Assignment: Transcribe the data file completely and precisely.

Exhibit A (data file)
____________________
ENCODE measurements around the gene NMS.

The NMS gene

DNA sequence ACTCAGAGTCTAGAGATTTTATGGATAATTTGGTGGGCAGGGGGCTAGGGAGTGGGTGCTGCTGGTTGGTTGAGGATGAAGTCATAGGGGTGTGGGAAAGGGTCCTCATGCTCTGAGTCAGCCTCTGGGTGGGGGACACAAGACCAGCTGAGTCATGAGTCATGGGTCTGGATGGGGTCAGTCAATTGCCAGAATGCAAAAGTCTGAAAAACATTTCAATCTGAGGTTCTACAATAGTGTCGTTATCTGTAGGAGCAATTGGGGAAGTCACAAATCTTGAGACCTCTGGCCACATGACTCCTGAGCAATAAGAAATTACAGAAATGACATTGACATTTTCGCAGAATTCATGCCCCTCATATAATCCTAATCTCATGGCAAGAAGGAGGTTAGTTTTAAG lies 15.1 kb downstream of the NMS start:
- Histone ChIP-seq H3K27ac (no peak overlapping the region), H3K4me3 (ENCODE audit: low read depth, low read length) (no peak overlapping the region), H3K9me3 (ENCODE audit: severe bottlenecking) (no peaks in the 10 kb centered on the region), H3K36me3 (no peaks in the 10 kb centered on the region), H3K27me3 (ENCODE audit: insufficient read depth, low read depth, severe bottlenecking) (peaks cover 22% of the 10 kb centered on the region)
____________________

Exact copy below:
ENCODE measurements around the gene NMS.

The NMS gene

DNA sequence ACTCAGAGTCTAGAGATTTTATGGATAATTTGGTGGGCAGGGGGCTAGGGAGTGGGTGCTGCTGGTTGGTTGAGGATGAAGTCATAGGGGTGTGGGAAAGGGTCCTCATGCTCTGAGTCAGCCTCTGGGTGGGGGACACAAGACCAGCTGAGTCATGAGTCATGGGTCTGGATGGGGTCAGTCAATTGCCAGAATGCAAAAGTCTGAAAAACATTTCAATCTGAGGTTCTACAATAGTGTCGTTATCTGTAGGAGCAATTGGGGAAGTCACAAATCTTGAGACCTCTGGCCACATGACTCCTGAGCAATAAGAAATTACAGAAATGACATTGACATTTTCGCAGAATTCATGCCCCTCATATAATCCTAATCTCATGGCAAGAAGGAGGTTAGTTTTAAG lies 15.1 kb downstream of the NMS start:
- Histone ChIP-seq H3K27ac (no peak overlapping the region), H3K4me3 (ENCODE audit: low read depth, low read length) (no peak overlapping the region), H3K9me3 (ENCODE audit: severe bottlenecking) (no peaks in the 10 kb centered on the region), H3K36me3 (no peaks in the 10 kb centered on the region), H3K27me3 (ENCODE audit: insufficient read depth, low read depth, severe bottlenecking) (peaks cover 22% of the 10 kb centered on the region)